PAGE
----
The way that users have utilized the Internet has changed since its inception. References to Web 1.0, 2.0, and 3.0 allude to an evolved relationship with online information and interactivity.
To be more specific, Education 3.0 relies on autonomous learners engaged in self-directed learning. Contrary to being laissez-faire, this student-centered learning model is, according to Instructional Psychologist Dr. Charles Reigeluth, “attainment-based” allowing for an “additional focus on thinking skills, creativity, personal qualities, and other 21st century skills.”
===> Reigeluth defends Education 3.0 saying, “We need to refocus education from sorting students to helping all students reach their potential.” <===
To describe what this looks like, Dr. Jackie Gerstein writes, “[Students] can engage in self-determined and self-driven learning where they are not only deciding the direction of their learning journey but they can also produce content that adds value and worth to the related content area or field of study.”
Make a list of the 5 leaders you most admire. They can be from business, social media, politics, technology, the sciences, any field. Now ask yourself why you admire them. The chances are high that your admiration is based on more than their accomplishments, impressive as those may be. I’ll bet that everyone on your list reaches you on an emotional level !
Neanderthals displayed a deep seated sense of compassion, according to British archaeologists who are studying the evolution of compassion in humans.
Neanderthals are often depicted as brutish club wielders, but a new book suggests Neanderthals had a sensitive side, displaying "a deep seated sense of compassion."
The findings, also published in the journal Time & Mind, are part of a larger study charting how empathy and other related feelings evolved in early humans.
Researchers Penny Spikins, Andy Needham and Holly Rutherford from the University of York Archaeology Department examined archaeological evidence for the way emotions began to emerge in our ancestors six million years ago and then developed through more recent times.
If your boss is a jerk, there might be a scientific reason for it. A new study suggests feeling powerful dampens the part of the brain that helps us connect with others.
It turns out, feeling powerless boosted the mirror system — people empathized highly. But, Obhi says, "when people were feeling powerful, the signal wasn't very high at all." So when people felt power, they really did have more trouble getting inside another person's head.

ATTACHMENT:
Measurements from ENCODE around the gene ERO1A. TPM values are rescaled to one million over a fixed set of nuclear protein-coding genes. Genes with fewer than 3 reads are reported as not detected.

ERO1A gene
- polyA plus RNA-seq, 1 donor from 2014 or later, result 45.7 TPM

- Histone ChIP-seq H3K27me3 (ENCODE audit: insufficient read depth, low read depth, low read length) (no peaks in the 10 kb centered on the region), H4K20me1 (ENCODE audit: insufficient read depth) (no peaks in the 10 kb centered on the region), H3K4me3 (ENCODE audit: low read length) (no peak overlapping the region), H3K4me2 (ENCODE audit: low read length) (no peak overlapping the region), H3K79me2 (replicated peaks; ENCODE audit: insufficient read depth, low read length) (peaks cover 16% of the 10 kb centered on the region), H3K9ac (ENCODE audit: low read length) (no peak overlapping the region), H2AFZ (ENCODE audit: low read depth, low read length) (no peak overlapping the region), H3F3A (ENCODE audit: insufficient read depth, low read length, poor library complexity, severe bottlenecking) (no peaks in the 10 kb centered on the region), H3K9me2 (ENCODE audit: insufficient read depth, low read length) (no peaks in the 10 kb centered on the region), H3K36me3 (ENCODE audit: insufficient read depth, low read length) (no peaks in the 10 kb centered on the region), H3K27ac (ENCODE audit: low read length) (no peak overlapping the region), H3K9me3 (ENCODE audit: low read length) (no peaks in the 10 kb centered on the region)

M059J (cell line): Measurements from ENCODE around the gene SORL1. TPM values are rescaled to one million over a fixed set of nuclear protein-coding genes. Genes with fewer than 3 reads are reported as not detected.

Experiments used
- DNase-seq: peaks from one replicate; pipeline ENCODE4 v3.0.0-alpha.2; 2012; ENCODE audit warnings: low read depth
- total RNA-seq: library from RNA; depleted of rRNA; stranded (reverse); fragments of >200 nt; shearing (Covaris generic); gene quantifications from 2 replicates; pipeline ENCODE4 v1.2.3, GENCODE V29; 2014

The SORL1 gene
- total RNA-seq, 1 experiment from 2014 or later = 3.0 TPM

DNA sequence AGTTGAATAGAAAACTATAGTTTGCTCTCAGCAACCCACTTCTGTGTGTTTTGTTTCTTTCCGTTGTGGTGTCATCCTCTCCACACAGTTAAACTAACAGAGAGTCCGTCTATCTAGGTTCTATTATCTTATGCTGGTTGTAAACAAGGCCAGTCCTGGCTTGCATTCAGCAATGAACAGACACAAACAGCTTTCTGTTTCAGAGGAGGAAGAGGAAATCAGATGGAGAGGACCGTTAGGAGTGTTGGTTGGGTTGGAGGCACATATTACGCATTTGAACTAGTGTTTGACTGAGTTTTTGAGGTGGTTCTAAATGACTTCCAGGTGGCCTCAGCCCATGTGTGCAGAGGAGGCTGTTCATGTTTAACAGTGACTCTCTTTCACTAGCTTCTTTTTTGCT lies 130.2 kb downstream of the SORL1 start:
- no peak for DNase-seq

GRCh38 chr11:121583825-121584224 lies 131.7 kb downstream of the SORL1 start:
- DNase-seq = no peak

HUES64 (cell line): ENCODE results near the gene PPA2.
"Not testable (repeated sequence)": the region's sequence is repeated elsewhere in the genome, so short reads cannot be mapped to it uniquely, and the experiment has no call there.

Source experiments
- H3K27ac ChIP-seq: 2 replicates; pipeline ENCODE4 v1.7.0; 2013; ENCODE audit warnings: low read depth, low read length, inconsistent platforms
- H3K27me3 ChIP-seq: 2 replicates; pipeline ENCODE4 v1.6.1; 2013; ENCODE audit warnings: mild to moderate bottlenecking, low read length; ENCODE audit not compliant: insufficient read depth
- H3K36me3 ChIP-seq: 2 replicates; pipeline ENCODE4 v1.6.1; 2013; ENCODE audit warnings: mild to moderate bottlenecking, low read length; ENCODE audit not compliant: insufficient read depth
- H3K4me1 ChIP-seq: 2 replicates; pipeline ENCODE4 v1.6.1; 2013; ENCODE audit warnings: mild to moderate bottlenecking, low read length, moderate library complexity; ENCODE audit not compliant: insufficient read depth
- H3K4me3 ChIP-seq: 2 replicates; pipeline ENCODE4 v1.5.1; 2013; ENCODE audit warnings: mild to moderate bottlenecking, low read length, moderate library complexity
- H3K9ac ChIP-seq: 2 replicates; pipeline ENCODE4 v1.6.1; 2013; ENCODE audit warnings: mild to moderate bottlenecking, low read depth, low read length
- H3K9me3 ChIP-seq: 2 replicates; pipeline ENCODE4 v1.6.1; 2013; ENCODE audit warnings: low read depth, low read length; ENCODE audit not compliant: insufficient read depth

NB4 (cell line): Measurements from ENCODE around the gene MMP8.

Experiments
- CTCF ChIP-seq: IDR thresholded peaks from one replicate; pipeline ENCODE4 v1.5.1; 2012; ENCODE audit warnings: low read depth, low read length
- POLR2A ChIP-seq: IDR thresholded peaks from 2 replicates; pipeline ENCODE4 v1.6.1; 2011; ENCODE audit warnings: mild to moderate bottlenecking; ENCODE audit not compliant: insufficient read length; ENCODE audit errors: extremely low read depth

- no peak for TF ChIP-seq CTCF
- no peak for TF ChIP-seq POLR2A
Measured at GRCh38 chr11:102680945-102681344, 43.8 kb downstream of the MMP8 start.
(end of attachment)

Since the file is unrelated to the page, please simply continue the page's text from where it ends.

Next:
"What we're finding is power diminishes all varieties of empathy," says Dacher Keltner, a social psychologist at University of California, Berkeley, not involved in the new study. He says these results fit a trend within psychological research.
LE NOSTRE AZIONI SONO COME TEMPESTE Le nostre azioni corrispondono alle modalità di propagazione delle tempeste, delle epidemie, delle sommosse: a periodi di quiete, persino di stasi, si alternano ...
Marinella De Simone's insight:
Il classico approccio di organizzazione del lavoro, ad esempio, prevede tradizionalmente lo schema: “First in, first out” o “First come, first served”: il primo della fila nei compiti da eseguire è il primo che viene svolto. Questo schema, agevole nei sistemi meccanizzati, non lo è affatto nei comportamenti umani. Noi prendiamo decisioni nelle modalità di svolgimento dei compiti assegnati – laddove abbiamo possibilità di decidere in autonomia – molto meno lineari: alcuni compiti da svolgere possono aspettare tempi lunghissimi, per poi essere svolti tutti insieme in un lasso di tempo estremamente breve e concentrato.
Questa nuova prospettiva, fondata sull’analisi della dinamica dei comportamenti umani (e non solo) sarebbe molto importante applicarla ad esempio nell’analisi del decision making che le persone applicano in ambito lavorativo sulla priorità dei compiti da svolgere, poiché un’organizzazione dei tempi di lavoro che non ne tenga conto si scontra necessariamente con le modalità a noi più naturali di agire nel vivere quotidiano.
Recent research suggests that rituals may be more rational than they appear. Why? Because even simple rituals can be extremely effective. Rituals performed after experiencing losses – from loved ones to lotteries – do alleviate grief, and rituals performed before high-pressure tasks – like singing in public – do in fact reduce anxiety and increase people’s confidence. What’s more, rituals appear to benefit even people who claim not to believe that rituals work. While anthropologists have documented rituals across cultures, this earlier research has been primarily observational. Recently, a series of investigations by psychologists have revealed intriguing new results demonstrating that rituals can have a causal impact on people’s thoughts, feelings, and behaviors.